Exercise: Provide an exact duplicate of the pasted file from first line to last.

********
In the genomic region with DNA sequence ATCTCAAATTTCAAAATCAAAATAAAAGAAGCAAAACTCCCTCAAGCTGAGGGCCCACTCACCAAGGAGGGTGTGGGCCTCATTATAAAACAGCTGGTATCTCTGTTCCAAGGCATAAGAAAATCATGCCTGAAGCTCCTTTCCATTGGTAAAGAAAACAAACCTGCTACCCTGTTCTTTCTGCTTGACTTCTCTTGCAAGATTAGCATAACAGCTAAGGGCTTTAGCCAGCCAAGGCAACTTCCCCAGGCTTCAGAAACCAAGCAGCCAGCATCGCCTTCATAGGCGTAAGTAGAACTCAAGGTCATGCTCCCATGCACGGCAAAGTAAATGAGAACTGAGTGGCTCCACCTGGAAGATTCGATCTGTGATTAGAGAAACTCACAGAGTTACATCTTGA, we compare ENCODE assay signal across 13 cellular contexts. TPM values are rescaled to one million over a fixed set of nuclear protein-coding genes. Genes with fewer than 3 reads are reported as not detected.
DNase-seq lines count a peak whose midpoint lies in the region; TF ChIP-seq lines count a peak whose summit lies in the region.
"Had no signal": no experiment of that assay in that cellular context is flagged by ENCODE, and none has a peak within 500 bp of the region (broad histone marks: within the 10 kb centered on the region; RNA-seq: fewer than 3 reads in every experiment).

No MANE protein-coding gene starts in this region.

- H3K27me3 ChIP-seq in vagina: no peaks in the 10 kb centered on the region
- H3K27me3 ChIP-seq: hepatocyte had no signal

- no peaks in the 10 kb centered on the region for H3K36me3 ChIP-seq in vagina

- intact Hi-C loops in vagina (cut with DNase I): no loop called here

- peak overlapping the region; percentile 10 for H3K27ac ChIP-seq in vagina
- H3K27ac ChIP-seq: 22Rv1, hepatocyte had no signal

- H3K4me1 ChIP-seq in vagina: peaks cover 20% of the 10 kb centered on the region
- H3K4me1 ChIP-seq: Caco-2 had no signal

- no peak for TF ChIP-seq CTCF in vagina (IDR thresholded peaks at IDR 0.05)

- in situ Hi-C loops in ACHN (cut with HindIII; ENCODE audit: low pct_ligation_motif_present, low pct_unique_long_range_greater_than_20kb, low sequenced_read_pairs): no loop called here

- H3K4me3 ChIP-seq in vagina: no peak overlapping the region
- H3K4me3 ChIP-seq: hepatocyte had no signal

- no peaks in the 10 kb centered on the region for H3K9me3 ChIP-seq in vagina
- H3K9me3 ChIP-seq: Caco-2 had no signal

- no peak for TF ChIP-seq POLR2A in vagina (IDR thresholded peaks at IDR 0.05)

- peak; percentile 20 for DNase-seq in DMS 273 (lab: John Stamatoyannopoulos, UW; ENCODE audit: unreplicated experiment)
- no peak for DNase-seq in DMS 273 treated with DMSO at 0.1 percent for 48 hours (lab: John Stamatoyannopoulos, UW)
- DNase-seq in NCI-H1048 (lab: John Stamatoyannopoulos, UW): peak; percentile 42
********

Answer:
In the genomic region with DNA sequence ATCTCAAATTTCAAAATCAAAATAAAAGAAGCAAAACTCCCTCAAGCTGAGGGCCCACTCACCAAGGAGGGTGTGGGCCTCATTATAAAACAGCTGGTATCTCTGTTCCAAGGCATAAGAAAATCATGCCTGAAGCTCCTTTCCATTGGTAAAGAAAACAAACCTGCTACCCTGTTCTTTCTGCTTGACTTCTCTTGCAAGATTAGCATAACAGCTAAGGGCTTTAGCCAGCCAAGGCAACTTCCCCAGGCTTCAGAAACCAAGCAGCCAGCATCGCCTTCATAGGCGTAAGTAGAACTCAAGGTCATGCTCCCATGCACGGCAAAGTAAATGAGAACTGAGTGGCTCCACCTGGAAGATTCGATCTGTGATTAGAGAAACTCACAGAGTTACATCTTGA, we compare ENCODE assay signal across 13 cellular contexts. TPM values are rescaled to one million over a fixed set of nuclear protein-coding genes. Genes with fewer than 3 reads are reported as not detected.
DNase-seq lines count a peak whose midpoint lies in the region; TF ChIP-seq lines count a peak whose summit lies in the region.
"Had no signal": no experiment of that assay in that cellular context is flagged by ENCODE, and none has a peak within 500 bp of the region (broad histone marks: within the 10 kb centered on the region; RNA-seq: fewer than 3 reads in every experiment).

No MANE protein-coding gene starts in this region.

- H3K27me3 ChIP-seq in vagina: no peaks in the 10 kb centered on the region
- H3K27me3 ChIP-seq: hepatocyte had no signal

- no peaks in the 10 kb centered on the region for H3K36me3 ChIP-seq in vagina

- intact Hi-C loops in vagina (cut with DNase I): no loop called here

- peak overlapping the region; percentile 10 for H3K27ac ChIP-seq in vagina
- H3K27ac ChIP-seq: 22Rv1, hepatocyte had no signal

- H3K4me1 ChIP-seq in vagina: peaks cover 20% of the 10 kb centered on the region
- H3K4me1 ChIP-seq: Caco-2 had no signal

- no peak for TF ChIP-seq CTCF in vagina (IDR thresholded peaks at IDR 0.05)

- in situ Hi-C loops in ACHN (cut with HindIII; ENCODE audit: low pct_ligation_motif_present, low pct_unique_long_range_greater_than_20kb, low sequenced_read_pairs): no loop called here

- H3K4me3 ChIP-seq in vagina: no peak overlapping the region
- H3K4me3 ChIP-seq: hepatocyte had no signal

- no peaks in the 10 kb centered on the region for H3K9me3 ChIP-seq in vagina
- H3K9me3 ChIP-seq: Caco-2 had no signal

- no peak for TF ChIP-seq POLR2A in vagina (IDR thresholded peaks at IDR 0.05)

- peak; percentile 20 for DNase-seq in DMS 273 (lab: John Stamatoyannopoulos, UW; ENCODE audit: unreplicated experiment)
- no peak for DNase-seq in DMS 273 treated with DMSO at 0.1 percent for 48 hours (lab: John Stamatoyannopoulos, UW)
- DNase-seq in NCI-H1048 (lab: John Stamatoyannopoulos, UW): peak; percentile 42